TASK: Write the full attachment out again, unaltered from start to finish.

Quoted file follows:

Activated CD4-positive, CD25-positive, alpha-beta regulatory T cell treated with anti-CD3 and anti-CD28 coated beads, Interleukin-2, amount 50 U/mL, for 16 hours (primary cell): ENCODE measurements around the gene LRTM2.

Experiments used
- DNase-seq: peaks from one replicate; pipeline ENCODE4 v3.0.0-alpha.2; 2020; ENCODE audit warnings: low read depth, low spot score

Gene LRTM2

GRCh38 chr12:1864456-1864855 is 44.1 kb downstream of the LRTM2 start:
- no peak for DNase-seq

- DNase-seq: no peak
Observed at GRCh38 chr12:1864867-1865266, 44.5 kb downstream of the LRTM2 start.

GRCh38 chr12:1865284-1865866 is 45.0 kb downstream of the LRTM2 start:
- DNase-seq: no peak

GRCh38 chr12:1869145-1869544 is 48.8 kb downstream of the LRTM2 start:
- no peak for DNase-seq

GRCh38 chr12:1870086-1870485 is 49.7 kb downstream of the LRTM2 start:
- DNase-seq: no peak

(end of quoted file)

Activated CD4-positive, CD25-positive, alpha-beta regulatory T cell treated with anti-CD3 and anti-CD28 coated beads, Interleukin-2, amount 50 U/mL, for 16 hours (primary cell): ENCODE measurements around the gene LRTM2.

Experiments used
- DNase-seq: peaks from one replicate; pipeline ENCODE4 v3.0.0-alpha.2; 2020; ENCODE audit warnings: low read depth, low spot score

Gene LRTM2

GRCh38 chr12:1864456-1864855 is 44.1 kb downstream of the LRTM2 start:
- no peak for DNase-seq

- DNase-seq: no peak
Observed at GRCh38 chr12:1864867-1865266, 44.5 kb downstream of the LRTM2 start.

GRCh38 chr12:1865284-1865866 is 45.0 kb downstream of the LRTM2 start:
- DNase-seq: no peak

GRCh38 chr12:1869145-1869544 is 48.8 kb downstream of the LRTM2 start:
- no peak for DNase-seq

GRCh38 chr12:1870086-1870485 is 49.7 kb downstream of the LRTM2 start:
- DNase-seq: no peak